Airmen from Morris Air National Guard Base‘s Air National Guard / Air Force Reserve Test Center (ACLS), Tucson, Arizona, recently traveled to New Orleans to participate in Operation Southern Lightning Strike.
The multi-service exercise tested the units’ abilities to deploy with minimal personnel and equipment in austere locations while still fulfilling their mission.
The exercise brought together Army and Air National Guard personnel from Arizona, Mississippi, Minnesota, Louisiana and Alabama, including ACLS members from Tucson, at Naval Air Station Joint Reserve Base New Orleans.
“Exercise Southern Lightning Strike puts the ACE concept into practice: an agile combat job. Basically we have to wage war in a different way, in a different format, ”said Lt. Col. Niul Manske, director of the ACLS test and operations group. “We want to keep our lethality, but we have to be a lot more agile, a lot more mobile than what we’re doing now. ACLS realizes that this is a problem to be solved, and we have come here to solve it.
The exercise serves as Air National Guard early building block to help create new best practices and identify gaps that can be incorporated into current and future deployments.
The ACLS reports to both the Air National Guard and Air Force Reserve Commands, but 75% of the personnel and aircraft for the exercise were provided by the ANG.
“A lot of times (the guard) is overlooked by the air force on active duty, but we are involved in a lot more missions than most people realize. We are all over the world with different types of missions.” , said Tech. Sgt. Jose Chambers, 183rd Airlift Squadron. “Training allows our military to stay strong. Exercises like this give us stronger strength. We are building good relationships, so on the road we are much better trained on what is really going on.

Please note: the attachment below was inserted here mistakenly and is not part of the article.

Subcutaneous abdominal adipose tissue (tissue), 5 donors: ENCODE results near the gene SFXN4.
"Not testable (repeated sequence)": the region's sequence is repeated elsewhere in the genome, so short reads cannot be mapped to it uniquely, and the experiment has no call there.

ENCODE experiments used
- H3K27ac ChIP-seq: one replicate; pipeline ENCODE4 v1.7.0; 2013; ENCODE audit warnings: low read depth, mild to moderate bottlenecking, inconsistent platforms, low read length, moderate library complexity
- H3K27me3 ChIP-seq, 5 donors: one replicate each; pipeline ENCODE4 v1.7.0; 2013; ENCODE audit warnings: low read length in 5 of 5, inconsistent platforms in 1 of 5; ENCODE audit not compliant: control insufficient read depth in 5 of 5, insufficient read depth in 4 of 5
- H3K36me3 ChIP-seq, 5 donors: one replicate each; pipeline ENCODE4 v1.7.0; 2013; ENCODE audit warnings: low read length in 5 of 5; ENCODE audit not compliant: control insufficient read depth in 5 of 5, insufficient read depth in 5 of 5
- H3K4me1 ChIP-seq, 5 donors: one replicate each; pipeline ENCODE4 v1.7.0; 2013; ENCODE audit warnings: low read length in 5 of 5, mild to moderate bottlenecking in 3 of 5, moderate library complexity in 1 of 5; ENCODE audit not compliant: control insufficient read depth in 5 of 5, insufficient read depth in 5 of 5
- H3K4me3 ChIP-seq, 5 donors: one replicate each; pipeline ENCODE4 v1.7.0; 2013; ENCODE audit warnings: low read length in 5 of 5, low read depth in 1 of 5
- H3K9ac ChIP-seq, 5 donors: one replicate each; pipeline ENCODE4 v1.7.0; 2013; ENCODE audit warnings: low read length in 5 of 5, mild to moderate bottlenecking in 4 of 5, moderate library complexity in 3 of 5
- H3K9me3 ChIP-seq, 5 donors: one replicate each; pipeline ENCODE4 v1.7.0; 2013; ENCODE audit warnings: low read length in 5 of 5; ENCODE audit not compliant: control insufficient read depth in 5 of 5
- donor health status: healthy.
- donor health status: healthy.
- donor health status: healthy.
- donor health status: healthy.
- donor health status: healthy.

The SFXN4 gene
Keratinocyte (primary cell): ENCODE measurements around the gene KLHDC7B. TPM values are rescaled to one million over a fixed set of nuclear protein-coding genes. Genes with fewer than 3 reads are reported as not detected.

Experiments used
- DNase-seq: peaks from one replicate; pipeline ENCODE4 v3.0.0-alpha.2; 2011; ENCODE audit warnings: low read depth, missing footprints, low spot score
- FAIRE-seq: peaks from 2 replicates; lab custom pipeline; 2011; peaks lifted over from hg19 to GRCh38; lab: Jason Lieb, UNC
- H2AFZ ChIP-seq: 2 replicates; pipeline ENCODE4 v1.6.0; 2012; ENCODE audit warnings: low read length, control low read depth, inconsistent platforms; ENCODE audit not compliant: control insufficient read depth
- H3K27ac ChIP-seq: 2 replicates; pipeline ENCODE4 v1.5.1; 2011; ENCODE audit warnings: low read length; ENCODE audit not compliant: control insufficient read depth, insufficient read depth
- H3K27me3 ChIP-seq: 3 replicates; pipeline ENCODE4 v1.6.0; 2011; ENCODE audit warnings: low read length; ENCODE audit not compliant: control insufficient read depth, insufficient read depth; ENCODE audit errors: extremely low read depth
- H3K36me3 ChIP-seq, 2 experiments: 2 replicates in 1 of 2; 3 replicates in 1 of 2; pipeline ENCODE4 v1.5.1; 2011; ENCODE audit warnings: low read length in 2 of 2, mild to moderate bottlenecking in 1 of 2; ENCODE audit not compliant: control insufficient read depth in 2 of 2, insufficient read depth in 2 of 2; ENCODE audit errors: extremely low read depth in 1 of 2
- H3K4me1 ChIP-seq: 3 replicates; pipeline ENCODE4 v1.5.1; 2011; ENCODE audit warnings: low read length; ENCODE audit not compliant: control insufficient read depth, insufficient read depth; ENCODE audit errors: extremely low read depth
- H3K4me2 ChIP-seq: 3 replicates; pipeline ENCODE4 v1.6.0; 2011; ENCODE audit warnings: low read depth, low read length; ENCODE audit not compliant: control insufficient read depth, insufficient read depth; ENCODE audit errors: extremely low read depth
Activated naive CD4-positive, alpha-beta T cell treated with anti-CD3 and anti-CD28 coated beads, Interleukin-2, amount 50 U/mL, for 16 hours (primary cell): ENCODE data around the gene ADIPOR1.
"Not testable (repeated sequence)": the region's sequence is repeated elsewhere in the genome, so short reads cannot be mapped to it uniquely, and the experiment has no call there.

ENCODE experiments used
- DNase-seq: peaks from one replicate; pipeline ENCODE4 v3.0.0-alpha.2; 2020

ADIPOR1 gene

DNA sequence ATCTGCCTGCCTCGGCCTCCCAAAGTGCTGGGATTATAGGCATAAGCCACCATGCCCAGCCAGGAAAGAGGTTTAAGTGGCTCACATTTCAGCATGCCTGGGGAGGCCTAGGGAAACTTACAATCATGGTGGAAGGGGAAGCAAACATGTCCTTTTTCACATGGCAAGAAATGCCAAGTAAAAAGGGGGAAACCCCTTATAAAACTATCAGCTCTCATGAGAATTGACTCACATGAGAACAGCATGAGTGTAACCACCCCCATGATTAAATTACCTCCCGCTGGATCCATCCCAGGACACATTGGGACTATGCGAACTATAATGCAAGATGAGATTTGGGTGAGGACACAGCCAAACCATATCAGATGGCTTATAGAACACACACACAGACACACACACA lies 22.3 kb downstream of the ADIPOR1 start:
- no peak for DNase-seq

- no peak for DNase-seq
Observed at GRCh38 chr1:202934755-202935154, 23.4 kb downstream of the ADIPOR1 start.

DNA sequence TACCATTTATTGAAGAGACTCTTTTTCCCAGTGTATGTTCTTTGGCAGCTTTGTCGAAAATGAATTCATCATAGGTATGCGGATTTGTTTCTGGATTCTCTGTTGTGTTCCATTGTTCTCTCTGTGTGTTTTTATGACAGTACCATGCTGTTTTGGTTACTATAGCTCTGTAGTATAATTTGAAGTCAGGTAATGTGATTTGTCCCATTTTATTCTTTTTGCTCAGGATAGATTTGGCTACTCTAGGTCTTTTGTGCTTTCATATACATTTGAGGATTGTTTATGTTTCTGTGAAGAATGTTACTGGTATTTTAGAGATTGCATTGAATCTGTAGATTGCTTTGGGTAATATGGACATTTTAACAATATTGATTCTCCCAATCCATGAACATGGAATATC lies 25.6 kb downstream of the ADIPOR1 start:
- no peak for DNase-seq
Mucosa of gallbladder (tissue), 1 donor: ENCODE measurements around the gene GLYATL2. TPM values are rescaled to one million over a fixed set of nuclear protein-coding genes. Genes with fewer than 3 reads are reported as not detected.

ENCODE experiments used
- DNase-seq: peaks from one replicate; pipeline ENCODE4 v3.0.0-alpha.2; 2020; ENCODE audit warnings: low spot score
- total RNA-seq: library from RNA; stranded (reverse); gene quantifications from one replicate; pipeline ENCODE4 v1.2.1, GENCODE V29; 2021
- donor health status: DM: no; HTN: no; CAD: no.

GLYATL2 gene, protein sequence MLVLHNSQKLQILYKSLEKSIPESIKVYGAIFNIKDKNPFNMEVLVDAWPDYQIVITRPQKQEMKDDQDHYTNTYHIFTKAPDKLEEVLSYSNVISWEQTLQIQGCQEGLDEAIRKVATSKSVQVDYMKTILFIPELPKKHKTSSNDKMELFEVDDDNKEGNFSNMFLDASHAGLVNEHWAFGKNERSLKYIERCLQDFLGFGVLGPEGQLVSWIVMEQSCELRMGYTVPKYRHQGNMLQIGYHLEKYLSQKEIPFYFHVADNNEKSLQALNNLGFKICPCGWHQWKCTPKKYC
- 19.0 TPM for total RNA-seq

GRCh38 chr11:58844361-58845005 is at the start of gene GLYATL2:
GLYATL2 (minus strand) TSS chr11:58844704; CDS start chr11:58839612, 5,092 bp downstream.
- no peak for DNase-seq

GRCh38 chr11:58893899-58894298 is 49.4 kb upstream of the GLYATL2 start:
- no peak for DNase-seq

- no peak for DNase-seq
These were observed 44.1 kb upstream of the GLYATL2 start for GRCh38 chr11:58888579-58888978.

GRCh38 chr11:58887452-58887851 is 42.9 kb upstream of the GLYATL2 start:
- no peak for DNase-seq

Lt. Col. David Auston, ACLS Southern Lightning Strike Project Officer and F-16 Fighting Falcon test pilot, echoed the value of deployment.
“This exercise is beneficial because we can interact in a larger force structure, which we don’t do regularly at home,” he said. an environment that we do not know.
While the exercise is designed to challenge participants to operate in a new location, a real logistical problem presented all Airmen with a real obstacle to problem solving which they overcame with quick thinking and cooperation.
“We had a jet break and we weren’t going to be able to do [the] mission, ”said Staff Sgt. Terrell Lennox, a materiel manager with the 162nd Logistics Readiness Squadron.
They needed a room and Lennox contacted nearby units and was able to locate the room.
“I contacted the C-130 (Globemaster III) who’s here for Southern Strike and the crew has agreed to go get him, ”Lennox said. “Engines running, they threw the part in the back of the C-130 and brought it back to us for the next mission the next morning. “
The Airmen expressed overall appreciation for the opportunity to collaborate, test and learn from each other during the exercise.
“It was a great experience to be able to work with the different teams and face the different cells,” said Lennox. “I hope everyone has the opportunity to come here one day on the road and participate in this exercise.”
The ACLS team recognized the effectiveness of the overall exercise. Auston summed up ANG’s involvement.
“The biggest takeaway for the Air National Guard is the necessary modernization and changes underway by the test center [AATC], but also noting the back office support, logistics and execution that are required to adapt to the new environment we face today, ”said Auston. “The war we have waged over the past 20 years is not the one we envision for the future. We need to modernize gradually to be successful as we move forward. “
ACLS Headquarters is a tenant unit of the 162nd Air National Guard Wing located at Morris ANG Base in Tucson, Ariz., But an entity that reports to both the ANG and the Reserve. Air Force.
“We are honored to welcome the ACLS to Morris Air National Guard Base,” said Brigadier General Jeffrey Butler, commander of 162 Wing. “They play a big role in making our US military a more lethal and innovative force.”